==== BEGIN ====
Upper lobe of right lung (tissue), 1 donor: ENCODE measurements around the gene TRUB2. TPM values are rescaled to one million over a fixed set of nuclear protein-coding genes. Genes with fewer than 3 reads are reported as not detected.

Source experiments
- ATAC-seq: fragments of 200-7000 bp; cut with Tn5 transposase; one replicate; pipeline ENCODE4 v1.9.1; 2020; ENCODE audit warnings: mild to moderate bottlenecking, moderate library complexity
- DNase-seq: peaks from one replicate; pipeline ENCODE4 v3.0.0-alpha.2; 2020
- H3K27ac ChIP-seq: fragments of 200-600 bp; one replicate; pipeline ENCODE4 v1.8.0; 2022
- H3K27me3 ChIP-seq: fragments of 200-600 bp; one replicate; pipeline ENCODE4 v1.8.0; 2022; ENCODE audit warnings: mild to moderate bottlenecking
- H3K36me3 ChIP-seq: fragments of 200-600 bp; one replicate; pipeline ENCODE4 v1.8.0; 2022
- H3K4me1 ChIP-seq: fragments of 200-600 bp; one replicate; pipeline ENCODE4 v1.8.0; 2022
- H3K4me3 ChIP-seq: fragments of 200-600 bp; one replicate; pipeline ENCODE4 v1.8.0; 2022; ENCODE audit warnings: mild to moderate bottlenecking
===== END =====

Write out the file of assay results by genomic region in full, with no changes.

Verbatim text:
Upper lobe of right lung (tissue), 1 donor: ENCODE measurements around the gene TRUB2. TPM values are rescaled to one million over a fixed set of nuclear protein-coding genes. Genes with fewer than 3 reads are reported as not detected.

Source experiments
- ATAC-seq: fragments of 200-7000 bp; cut with Tn5 transposase; one replicate; pipeline ENCODE4 v1.9.1; 2020; ENCODE audit warnings: mild to moderate bottlenecking, moderate library complexity
- DNase-seq: peaks from one replicate; pipeline ENCODE4 v3.0.0-alpha.2; 2020
- H3K27ac ChIP-seq: fragments of 200-600 bp; one replicate; pipeline ENCODE4 v1.8.0; 2022
- H3K27me3 ChIP-seq: fragments of 200-600 bp; one replicate; pipeline ENCODE4 v1.8.0; 2022; ENCODE audit warnings: mild to moderate bottlenecking
- H3K36me3 ChIP-seq: fragments of 200-600 bp; one replicate; pipeline ENCODE4 v1.8.0; 2022
- H3K4me1 ChIP-seq: fragments of 200-600 bp; one replicate; pipeline ENCODE4 v1.8.0; 2022
- H3K4me3 ChIP-seq: fragments of 200-600 bp; one replicate; pipeline ENCODE4 v1.8.0; 2022; ENCODE audit warnings: mild to moderate bottlenecking